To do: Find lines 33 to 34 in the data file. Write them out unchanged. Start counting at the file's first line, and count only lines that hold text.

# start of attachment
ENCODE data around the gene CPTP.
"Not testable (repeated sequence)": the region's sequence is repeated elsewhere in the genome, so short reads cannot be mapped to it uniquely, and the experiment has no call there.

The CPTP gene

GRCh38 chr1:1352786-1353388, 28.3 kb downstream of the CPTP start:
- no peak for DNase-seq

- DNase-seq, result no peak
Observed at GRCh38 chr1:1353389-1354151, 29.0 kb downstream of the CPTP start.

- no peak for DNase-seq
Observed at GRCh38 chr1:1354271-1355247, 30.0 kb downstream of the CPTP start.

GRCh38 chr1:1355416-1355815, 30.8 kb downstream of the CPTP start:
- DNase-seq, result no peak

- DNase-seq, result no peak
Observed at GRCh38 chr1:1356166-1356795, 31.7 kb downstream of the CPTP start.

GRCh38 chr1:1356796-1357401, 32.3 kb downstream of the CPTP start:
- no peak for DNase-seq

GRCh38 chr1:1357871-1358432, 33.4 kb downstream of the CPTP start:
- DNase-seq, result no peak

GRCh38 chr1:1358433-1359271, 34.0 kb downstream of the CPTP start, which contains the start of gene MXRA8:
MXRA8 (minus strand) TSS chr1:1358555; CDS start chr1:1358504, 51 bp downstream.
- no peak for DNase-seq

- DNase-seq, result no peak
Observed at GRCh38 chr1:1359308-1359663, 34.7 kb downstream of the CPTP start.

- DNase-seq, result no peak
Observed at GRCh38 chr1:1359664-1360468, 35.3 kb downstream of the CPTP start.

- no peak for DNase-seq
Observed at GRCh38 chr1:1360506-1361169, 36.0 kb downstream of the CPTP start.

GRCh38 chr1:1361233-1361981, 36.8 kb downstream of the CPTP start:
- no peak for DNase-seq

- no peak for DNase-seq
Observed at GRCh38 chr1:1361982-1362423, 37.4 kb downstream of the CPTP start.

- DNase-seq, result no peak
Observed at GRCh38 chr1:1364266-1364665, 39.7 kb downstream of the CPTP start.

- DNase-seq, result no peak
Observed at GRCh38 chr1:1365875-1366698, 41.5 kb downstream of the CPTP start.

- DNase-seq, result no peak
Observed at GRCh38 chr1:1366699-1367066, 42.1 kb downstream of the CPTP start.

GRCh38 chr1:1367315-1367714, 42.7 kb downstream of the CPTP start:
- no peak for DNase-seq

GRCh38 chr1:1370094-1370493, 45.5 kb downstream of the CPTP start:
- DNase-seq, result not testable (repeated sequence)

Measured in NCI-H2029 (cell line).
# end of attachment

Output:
- DNase-seq, result no peak
Observed at GRCh38 chr1:1365875-1366698, 41.5 kb downstream of the CPTP start.